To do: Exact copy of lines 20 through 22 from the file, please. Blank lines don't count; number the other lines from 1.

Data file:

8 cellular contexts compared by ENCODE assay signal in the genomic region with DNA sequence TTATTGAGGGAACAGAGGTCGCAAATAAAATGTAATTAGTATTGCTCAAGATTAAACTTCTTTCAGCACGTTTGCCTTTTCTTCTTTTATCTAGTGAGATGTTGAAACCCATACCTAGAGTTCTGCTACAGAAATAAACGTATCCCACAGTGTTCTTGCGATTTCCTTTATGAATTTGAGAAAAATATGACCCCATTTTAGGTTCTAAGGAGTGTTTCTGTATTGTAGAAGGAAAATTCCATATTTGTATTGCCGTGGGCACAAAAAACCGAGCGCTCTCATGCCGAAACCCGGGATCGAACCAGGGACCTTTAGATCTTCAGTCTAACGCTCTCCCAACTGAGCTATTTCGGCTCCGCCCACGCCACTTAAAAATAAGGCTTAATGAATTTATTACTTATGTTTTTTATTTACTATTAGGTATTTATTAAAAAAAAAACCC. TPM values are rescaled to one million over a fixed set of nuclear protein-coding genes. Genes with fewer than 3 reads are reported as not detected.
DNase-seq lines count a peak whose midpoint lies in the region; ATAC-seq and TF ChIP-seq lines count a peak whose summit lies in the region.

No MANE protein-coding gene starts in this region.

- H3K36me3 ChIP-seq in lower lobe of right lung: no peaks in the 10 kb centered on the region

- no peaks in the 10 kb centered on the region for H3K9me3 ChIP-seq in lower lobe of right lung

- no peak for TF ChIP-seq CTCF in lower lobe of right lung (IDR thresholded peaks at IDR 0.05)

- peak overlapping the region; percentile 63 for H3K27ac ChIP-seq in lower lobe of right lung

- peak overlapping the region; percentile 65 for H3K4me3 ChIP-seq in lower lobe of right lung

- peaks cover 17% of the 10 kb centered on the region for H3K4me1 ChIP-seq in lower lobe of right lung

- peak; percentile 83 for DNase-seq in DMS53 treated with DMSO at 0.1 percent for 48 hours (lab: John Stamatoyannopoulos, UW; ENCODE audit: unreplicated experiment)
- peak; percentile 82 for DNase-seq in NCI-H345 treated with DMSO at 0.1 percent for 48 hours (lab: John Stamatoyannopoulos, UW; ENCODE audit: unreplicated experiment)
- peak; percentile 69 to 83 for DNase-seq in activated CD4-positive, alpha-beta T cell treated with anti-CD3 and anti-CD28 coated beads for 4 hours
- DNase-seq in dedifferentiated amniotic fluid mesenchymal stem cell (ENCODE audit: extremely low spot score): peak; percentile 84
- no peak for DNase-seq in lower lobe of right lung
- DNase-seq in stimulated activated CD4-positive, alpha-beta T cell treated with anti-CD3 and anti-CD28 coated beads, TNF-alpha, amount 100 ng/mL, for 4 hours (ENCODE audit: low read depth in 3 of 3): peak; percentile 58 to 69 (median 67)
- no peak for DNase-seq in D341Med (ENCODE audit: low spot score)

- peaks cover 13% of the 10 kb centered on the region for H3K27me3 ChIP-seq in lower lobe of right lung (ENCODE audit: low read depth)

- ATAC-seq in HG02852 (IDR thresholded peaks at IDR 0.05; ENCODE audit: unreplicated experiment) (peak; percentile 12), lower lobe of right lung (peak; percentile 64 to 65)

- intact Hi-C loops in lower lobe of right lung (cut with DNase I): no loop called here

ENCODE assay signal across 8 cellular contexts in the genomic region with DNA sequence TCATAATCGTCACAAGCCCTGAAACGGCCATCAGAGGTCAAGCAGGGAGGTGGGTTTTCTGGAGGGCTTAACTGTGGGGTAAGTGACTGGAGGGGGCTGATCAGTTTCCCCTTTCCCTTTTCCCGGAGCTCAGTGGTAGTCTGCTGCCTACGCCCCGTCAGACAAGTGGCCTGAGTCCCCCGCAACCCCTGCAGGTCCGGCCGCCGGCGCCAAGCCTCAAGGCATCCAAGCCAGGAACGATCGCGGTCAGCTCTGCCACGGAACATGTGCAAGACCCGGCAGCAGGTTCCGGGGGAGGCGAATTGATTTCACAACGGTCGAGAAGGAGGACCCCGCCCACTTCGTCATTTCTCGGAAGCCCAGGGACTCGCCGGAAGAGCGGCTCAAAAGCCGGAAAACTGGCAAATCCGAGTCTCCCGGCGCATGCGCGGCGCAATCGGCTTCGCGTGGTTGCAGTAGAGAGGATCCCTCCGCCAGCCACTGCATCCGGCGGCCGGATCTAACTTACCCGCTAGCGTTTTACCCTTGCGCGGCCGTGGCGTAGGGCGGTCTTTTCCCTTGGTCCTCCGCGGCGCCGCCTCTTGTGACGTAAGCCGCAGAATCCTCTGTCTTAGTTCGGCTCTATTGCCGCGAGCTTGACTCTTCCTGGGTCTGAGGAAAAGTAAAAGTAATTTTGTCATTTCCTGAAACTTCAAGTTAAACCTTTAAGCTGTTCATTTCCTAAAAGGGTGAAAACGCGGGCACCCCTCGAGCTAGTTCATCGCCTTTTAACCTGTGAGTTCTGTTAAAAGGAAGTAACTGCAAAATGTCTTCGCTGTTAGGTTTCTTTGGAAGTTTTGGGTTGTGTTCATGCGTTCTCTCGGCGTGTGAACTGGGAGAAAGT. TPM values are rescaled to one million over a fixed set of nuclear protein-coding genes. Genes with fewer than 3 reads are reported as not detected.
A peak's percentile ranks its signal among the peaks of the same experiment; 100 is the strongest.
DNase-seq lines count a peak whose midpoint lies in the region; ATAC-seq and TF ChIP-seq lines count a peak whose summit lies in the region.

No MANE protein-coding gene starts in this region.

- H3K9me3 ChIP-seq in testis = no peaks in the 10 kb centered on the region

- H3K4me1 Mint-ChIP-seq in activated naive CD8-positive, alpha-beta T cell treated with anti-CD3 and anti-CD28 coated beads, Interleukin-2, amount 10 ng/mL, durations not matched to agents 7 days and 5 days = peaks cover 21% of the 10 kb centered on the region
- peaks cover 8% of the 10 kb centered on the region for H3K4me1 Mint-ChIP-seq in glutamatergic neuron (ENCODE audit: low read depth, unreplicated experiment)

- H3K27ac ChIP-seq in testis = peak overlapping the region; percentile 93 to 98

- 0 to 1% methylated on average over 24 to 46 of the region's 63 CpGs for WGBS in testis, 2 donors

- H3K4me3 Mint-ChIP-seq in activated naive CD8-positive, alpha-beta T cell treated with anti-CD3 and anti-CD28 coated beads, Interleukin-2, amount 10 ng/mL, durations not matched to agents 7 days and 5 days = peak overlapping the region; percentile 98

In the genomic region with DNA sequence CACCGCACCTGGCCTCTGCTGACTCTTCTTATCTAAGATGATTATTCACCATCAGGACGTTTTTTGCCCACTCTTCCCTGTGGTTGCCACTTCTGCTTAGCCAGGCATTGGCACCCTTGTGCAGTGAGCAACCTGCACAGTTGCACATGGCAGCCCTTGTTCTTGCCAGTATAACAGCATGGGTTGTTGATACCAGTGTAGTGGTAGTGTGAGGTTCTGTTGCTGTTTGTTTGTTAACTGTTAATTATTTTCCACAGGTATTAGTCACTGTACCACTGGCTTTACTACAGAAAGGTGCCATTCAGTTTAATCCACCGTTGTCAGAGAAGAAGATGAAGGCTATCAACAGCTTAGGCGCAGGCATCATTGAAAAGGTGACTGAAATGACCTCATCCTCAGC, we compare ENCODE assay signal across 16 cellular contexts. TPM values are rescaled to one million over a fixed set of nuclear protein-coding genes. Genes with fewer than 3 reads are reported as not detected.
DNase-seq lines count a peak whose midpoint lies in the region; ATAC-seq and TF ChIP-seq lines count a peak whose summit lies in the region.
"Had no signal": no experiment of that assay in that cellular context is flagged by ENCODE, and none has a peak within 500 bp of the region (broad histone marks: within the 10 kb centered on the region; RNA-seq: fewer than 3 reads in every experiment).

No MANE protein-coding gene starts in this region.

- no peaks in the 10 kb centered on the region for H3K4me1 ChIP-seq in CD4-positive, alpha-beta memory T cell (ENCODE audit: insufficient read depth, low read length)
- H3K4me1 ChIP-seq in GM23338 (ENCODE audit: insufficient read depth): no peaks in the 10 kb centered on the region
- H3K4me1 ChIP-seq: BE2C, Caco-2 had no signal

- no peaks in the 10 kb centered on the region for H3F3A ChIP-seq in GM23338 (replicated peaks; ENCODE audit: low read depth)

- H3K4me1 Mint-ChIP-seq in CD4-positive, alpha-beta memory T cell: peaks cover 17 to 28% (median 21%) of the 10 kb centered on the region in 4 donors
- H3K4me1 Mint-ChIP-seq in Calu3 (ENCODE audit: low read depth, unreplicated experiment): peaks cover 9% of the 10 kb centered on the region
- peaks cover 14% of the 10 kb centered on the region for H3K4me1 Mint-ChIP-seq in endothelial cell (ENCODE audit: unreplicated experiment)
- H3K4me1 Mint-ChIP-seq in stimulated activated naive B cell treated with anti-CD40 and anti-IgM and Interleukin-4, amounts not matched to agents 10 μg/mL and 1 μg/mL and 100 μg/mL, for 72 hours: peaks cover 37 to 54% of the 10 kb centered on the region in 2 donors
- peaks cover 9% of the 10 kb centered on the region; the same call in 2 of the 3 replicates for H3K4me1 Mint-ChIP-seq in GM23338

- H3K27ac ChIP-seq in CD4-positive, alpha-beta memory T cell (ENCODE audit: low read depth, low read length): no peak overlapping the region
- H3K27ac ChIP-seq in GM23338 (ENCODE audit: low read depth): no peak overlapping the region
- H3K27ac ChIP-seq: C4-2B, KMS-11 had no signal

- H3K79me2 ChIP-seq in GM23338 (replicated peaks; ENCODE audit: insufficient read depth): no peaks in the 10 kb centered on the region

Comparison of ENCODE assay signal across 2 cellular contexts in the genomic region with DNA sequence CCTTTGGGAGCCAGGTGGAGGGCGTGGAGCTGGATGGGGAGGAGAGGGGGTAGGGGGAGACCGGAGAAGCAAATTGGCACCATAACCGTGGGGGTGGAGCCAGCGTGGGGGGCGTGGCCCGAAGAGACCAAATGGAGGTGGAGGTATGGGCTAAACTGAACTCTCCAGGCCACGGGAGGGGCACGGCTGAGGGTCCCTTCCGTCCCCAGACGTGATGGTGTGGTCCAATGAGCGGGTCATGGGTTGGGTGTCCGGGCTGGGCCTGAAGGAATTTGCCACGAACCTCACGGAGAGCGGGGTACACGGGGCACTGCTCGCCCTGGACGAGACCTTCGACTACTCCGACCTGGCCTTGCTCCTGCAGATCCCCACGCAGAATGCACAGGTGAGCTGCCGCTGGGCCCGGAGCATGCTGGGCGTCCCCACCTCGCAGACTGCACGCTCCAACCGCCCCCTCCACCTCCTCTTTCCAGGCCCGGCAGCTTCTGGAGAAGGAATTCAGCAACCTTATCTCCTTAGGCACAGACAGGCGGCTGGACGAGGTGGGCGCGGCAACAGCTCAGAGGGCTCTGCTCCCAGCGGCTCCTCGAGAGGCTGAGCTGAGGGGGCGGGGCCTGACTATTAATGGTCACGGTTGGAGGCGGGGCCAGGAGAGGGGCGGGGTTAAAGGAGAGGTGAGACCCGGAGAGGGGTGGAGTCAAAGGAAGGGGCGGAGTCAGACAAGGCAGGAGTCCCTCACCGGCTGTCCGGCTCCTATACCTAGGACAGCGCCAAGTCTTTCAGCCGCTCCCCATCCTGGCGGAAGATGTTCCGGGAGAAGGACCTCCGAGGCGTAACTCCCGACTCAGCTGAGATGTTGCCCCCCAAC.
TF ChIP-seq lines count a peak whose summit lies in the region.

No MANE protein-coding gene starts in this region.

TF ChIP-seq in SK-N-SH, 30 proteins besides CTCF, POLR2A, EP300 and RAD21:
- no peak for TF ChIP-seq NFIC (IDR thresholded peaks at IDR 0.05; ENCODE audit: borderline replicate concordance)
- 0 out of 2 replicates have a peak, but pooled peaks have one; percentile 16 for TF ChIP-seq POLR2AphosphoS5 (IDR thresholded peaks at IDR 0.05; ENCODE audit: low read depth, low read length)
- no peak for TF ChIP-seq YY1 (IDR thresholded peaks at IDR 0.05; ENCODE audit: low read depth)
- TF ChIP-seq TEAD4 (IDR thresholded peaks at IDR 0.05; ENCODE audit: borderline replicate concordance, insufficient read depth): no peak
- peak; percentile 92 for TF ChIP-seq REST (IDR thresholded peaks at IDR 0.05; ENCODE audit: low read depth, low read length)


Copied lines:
ENCODE assay signal across 8 cellular contexts in the genomic region with DNA sequence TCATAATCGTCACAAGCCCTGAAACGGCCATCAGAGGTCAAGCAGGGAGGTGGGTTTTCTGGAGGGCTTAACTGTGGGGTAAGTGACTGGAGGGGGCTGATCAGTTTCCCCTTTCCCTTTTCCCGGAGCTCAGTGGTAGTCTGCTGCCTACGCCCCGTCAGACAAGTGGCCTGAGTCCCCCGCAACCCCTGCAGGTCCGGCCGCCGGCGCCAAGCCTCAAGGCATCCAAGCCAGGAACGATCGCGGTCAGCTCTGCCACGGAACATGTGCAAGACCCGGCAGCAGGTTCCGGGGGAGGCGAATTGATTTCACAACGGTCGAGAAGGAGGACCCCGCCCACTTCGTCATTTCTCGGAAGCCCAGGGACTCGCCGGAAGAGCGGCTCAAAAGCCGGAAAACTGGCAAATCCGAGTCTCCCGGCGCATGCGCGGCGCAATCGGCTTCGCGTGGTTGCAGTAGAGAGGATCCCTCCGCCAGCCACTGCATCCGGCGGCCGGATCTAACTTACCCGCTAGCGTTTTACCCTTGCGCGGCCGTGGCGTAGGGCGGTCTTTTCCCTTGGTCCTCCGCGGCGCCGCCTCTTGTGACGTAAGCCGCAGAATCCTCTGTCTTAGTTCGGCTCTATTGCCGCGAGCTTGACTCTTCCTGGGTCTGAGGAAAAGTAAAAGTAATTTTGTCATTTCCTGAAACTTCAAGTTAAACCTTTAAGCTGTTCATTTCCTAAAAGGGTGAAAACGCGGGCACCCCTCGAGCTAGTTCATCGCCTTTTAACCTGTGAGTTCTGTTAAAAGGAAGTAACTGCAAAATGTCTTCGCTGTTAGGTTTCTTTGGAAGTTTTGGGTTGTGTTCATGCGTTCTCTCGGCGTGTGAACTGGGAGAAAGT. TPM values are rescaled to one million over a fixed set of nuclear protein-coding genes. Genes with fewer than 3 reads are reported as not detected.
A peak's percentile ranks its signal among the peaks of the same experiment; 100 is the strongest.
DNase-seq lines count a peak whose midpoint lies in the region; ATAC-seq and TF ChIP-seq lines count a peak whose summit lies in the region.